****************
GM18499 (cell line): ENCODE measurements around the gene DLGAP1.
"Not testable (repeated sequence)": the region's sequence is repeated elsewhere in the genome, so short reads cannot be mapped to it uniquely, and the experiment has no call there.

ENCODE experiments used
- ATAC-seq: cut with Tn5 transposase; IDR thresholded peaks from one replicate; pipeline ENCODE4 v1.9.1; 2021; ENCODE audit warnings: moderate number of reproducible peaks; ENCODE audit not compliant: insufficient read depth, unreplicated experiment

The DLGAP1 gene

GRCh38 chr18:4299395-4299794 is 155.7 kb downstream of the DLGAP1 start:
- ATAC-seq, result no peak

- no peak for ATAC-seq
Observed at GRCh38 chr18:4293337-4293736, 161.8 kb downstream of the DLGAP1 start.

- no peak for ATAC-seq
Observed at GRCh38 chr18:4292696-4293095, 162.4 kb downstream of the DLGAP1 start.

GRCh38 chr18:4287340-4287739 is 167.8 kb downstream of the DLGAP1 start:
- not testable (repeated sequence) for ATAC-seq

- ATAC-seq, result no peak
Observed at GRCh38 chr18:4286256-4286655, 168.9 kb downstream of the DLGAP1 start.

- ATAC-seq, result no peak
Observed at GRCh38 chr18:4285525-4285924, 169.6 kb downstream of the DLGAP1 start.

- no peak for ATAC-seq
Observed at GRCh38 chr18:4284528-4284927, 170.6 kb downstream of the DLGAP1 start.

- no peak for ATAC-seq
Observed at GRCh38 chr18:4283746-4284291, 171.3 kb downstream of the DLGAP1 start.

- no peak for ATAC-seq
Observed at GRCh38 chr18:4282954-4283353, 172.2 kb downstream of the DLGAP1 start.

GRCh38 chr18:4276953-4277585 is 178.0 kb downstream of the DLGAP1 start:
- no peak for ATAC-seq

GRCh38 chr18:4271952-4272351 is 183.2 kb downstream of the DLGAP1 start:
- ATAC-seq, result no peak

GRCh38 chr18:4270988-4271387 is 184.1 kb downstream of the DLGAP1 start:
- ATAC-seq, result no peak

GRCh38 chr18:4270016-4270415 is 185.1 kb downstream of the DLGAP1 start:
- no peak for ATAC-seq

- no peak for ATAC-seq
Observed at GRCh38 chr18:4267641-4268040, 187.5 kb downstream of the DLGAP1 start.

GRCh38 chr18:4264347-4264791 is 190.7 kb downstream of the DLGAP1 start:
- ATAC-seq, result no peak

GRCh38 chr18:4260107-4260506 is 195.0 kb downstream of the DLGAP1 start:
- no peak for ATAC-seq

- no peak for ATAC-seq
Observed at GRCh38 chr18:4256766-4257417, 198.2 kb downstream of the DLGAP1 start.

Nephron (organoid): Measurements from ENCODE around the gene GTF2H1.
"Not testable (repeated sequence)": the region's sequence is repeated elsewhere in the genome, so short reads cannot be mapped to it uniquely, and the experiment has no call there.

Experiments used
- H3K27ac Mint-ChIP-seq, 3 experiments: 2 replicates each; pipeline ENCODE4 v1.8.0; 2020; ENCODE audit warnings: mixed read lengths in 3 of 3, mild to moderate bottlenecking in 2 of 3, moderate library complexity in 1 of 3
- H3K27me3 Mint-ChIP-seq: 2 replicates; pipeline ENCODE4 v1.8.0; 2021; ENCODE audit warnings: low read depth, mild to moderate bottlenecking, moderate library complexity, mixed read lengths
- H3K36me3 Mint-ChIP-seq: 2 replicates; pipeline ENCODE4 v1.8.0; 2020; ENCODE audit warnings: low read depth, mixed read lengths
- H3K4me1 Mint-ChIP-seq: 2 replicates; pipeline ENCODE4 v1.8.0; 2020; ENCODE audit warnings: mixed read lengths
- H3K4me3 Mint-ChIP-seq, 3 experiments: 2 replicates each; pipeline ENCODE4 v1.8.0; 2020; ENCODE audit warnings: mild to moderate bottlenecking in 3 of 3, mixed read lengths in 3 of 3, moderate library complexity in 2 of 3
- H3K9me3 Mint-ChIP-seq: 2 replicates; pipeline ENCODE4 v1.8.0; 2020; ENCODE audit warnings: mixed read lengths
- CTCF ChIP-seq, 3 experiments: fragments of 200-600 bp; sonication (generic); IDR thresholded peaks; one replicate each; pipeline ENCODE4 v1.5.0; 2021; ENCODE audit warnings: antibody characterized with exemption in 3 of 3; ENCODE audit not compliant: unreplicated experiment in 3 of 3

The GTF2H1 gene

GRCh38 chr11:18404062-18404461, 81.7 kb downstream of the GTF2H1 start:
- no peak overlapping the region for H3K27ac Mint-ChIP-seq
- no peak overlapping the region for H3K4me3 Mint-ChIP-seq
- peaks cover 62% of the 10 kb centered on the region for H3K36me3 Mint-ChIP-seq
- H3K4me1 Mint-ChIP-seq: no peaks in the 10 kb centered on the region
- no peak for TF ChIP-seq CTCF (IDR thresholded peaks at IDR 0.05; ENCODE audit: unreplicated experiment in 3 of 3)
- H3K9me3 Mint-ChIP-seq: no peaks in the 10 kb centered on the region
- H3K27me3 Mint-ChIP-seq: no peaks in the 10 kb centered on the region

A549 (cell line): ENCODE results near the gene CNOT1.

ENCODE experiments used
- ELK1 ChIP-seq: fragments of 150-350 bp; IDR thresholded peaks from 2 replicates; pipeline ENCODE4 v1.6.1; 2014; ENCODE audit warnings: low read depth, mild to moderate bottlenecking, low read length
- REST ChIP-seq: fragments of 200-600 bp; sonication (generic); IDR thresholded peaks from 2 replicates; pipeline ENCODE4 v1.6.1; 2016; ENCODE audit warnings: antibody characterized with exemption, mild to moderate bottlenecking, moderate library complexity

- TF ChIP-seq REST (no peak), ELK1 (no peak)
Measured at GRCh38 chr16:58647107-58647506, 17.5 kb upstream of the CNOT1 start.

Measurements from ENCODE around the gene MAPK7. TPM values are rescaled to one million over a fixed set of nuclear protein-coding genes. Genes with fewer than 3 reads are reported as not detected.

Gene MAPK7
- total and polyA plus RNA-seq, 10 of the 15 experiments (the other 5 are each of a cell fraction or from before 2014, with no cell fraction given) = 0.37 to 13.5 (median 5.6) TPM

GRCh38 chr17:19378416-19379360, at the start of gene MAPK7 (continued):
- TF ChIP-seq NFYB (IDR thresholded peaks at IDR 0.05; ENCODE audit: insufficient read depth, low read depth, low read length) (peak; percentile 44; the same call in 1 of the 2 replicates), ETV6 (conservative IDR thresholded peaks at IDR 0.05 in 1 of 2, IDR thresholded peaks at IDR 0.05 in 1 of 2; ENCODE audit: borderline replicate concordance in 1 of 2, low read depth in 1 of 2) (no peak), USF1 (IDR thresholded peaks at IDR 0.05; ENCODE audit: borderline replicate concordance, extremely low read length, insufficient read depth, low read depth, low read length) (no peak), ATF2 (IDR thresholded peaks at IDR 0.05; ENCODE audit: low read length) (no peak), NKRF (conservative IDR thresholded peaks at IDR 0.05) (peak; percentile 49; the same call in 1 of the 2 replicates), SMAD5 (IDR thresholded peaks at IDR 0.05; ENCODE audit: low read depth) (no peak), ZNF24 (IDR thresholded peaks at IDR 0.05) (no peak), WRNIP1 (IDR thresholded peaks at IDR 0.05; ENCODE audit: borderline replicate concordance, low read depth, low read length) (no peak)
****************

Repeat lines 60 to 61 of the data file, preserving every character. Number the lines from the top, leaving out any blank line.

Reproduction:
ENCODE experiments used
- ELK1 ChIP-seq: fragments of 150-350 bp; IDR thresholded peaks from 2 replicates; pipeline ENCODE4 v1.6.1; 2014; ENCODE audit warnings: low read depth, mild to moderate bottlenecking, low read length